Jonathan Miller

Macronism is dead

His vision for 2030 is a nostalgic, expensive mess

Macronism is dead
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President Emmanuel Macron was in an expansive mood this week as he presented his vision for France 2030 from the Elysée palace before an audience of business leaders and students.

Macron is incapable of brevity. In a slick production that must have cost a fortune, presented to a fawning hand-picked audience, he spoke for two hours. His elocution was framed by a slick, Tik-Tokish video recalling the 30 glorious years of French economic growth and grand projects after the war.

Macron is nothing if not busy. He’s just been on a series of pre-election grand tours, dispensing billions of euros in promises like confetti. That includes a proposed repair of a national education system on its knees and of a criminal justice system overwhelmed by extremism and gang warfare. It didn’t land well: voters turned out everywhere to jeer him. 

So nothing was left to chance as he described his €30 billion (£25 billion) build back better – sounds familiar – project, which certainly isn't lacking in ambition, even if the details remain obscure.

This was essentially a campaign rally promoting Macron 2.0. All the scary talk of structural reform – the necessary but boring stuff – has been largely forgotten. Instead the French are offered confiture demain – a tasty preview of the glory of France in the future.

Macron’s hubris goes largely unchallenged in the media. The president’s message is that Future France should lead Europe, from the conquest of space to the exploration of the bottom of the ocean, stopping off on the earth’s surface to decarbonise industry and robotise agriculture. Future France will also lead the world in the production of green hydrogen. It will cure cancer and dominate global culture.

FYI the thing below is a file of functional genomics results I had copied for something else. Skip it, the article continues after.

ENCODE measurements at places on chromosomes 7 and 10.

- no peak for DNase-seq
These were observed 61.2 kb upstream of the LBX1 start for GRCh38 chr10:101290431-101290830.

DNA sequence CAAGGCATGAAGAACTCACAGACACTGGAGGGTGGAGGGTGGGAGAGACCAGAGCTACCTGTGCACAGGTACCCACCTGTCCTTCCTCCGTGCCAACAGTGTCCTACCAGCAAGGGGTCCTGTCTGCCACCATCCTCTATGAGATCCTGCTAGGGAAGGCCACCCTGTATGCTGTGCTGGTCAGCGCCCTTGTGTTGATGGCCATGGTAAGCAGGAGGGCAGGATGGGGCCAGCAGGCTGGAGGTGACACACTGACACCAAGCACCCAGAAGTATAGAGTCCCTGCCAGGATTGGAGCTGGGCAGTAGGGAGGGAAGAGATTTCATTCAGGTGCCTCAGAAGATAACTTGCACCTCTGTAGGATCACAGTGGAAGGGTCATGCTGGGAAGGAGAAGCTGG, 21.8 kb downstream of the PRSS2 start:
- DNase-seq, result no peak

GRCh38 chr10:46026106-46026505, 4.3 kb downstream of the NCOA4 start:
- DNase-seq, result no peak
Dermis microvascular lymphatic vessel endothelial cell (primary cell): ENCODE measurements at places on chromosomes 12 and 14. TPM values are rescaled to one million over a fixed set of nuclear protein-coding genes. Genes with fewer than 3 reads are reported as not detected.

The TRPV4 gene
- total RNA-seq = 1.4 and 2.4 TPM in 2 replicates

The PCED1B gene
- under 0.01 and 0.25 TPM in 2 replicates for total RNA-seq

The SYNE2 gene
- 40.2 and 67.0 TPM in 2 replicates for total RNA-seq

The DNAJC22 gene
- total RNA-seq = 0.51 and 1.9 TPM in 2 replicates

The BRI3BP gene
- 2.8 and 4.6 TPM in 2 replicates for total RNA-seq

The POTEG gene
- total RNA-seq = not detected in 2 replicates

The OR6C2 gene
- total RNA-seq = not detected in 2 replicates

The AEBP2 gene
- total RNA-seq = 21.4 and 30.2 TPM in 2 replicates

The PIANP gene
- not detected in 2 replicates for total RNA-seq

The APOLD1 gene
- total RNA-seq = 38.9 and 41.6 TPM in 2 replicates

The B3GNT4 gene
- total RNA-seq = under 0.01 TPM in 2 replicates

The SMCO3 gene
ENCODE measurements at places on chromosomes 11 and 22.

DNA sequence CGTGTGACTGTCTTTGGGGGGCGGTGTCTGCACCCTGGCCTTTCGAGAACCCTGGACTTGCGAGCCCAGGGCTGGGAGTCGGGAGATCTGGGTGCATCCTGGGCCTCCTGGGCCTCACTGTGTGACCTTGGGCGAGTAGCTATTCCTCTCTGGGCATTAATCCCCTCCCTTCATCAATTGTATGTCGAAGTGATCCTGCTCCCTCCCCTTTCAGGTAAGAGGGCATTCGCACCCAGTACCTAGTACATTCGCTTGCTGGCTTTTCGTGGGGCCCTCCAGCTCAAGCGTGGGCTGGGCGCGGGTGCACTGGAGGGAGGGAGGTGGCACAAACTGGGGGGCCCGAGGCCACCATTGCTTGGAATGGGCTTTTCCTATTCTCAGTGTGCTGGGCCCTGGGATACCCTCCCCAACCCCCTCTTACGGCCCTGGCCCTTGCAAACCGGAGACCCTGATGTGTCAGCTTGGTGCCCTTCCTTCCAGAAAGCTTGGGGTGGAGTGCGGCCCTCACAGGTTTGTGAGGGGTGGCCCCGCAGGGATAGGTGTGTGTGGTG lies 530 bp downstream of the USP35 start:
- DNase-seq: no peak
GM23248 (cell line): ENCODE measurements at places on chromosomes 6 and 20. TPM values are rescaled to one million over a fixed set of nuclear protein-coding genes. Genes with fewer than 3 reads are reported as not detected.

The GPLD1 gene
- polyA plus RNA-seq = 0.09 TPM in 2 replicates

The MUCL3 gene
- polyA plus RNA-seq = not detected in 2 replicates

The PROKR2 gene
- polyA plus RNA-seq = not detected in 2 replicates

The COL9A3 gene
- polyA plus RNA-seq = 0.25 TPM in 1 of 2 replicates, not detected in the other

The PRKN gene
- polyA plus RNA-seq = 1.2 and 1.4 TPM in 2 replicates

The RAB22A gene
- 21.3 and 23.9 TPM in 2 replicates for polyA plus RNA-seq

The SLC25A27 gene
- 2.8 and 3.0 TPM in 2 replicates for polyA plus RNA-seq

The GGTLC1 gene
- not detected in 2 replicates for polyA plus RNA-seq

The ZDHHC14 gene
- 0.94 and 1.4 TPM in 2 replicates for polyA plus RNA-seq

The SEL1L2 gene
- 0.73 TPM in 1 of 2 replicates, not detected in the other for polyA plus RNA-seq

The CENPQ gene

He described his plan as 'a kind of French growth deficit… a massive investment in a strategy of innovation and industrialisation' to produce 'a virtuous cycle: innovate, produce, export, and thus finance the social model and make it sustainable.' This is the rhetorical equivalent of one of those boxes of chocolates you can buy at the upmarket confiseries on the Left Bank of the Seine. Superficially attractive, yet full of soft centres.

The reality is much harder to chew. Despite Macron’s declaration almost two years ago that French virologists are the best in the world, France still hasn’t got a Covid vaccine to market, never mind a cure for 20 different cancers.

Its non-reusable Ariane rocket launcher is obsolete. Its nuclear industry is struggling with vast cost overruns and delay to new projects. Start-ups? Not one French start-up in the past half century has made a global impact. There’s no French Google, Amazon, Facebook or Apple.

French global leadership in electronics? This is the nation that was 20 years late embracing the Internet, after giving a monopoly on consumer data communication to the nationalised post office and telephone company.

Like a Bourbon in a black suit, Macron appears to have forgotten nothing and learned nothing. The unabashed étatisme of his vision suggests that not much will change, other than the country's debt, currently at 120 per cent of GDP. 

These days, when money can seemingly be conjured by governments out of thin air, affordability may not be the only reason why Macron’s vision is most unlikely to ever be much more than a performance. 

Still, it remains probable if not inevitable that Macron will be re-elected next year. The first round of voting is in 179 days, with the runoff two weeks later.